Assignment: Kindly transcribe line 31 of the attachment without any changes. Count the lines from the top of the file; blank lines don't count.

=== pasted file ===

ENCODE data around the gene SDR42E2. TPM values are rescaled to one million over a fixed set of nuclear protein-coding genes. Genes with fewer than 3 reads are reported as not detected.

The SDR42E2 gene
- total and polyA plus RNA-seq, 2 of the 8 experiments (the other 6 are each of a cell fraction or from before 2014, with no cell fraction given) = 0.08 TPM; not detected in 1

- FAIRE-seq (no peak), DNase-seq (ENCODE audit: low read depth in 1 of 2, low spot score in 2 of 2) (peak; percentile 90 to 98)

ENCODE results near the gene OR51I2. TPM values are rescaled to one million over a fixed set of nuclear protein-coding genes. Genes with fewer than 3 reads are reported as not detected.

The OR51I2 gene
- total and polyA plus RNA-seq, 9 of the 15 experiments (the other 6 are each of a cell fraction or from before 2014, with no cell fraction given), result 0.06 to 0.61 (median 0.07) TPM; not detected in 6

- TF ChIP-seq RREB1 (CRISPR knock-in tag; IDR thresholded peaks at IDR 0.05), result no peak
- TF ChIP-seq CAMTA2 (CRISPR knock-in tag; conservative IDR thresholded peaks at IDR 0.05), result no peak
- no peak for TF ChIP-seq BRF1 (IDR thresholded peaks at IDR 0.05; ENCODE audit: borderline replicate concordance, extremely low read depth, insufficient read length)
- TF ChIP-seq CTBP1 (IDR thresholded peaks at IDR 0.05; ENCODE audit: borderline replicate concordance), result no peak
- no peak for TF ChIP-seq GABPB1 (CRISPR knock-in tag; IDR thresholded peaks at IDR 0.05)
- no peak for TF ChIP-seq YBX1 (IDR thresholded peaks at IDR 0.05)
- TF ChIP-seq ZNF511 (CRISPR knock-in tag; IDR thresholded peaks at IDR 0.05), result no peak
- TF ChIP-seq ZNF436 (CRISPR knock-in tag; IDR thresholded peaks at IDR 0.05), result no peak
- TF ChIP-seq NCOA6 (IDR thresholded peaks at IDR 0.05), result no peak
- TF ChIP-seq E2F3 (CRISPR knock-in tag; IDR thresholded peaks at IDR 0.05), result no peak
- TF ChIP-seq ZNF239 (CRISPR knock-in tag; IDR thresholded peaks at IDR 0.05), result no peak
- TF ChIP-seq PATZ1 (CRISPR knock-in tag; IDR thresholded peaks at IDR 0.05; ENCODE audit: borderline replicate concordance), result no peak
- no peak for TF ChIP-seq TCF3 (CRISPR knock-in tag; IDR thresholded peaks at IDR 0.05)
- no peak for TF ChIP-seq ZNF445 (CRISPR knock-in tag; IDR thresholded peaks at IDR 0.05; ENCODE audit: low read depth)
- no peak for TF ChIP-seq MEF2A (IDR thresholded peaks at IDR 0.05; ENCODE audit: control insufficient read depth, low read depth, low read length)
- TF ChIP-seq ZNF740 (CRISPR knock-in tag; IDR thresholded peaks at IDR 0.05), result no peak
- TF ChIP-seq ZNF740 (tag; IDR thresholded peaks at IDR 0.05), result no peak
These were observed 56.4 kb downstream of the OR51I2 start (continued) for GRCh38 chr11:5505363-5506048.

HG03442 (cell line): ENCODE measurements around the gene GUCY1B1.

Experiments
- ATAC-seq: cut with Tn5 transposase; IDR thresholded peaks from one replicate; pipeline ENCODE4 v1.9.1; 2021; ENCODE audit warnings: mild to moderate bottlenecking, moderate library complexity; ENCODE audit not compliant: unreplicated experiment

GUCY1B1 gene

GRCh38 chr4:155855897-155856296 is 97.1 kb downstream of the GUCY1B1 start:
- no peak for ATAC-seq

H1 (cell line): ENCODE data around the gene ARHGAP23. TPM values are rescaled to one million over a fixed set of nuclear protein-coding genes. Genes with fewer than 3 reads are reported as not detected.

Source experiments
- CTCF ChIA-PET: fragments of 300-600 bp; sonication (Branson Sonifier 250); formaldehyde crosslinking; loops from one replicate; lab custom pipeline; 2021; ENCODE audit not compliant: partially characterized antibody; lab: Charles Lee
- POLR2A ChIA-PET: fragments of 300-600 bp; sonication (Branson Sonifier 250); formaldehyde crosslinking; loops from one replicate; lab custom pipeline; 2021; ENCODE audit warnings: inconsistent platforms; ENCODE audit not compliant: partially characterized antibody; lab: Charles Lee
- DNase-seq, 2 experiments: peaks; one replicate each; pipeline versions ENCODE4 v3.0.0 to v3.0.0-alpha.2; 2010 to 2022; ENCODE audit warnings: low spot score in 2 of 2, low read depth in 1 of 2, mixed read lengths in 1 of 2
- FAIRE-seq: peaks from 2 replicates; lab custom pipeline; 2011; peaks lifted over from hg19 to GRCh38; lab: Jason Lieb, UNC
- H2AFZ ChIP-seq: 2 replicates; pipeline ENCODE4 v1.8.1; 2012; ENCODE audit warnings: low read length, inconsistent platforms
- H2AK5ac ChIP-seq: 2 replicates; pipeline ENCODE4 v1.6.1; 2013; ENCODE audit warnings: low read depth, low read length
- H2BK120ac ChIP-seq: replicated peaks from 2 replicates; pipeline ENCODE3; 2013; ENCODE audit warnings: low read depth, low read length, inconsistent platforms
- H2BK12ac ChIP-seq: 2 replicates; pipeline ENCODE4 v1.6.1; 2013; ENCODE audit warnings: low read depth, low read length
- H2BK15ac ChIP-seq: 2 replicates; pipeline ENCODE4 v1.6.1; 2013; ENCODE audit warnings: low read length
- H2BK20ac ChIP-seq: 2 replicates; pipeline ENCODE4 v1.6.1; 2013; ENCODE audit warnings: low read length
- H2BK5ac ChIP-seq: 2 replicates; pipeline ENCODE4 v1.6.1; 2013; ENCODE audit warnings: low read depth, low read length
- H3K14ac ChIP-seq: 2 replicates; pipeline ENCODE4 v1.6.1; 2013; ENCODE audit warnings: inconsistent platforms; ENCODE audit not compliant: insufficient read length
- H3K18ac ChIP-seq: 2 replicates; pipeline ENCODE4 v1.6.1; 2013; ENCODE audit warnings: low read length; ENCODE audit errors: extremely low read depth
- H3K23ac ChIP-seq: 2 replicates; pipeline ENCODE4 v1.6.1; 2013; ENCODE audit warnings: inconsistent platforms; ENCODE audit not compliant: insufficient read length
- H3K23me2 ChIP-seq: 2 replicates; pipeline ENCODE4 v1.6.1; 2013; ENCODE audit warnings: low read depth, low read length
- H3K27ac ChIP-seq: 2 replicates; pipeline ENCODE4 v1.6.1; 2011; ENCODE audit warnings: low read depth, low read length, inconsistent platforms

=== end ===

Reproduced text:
- no peak for ATAC-seq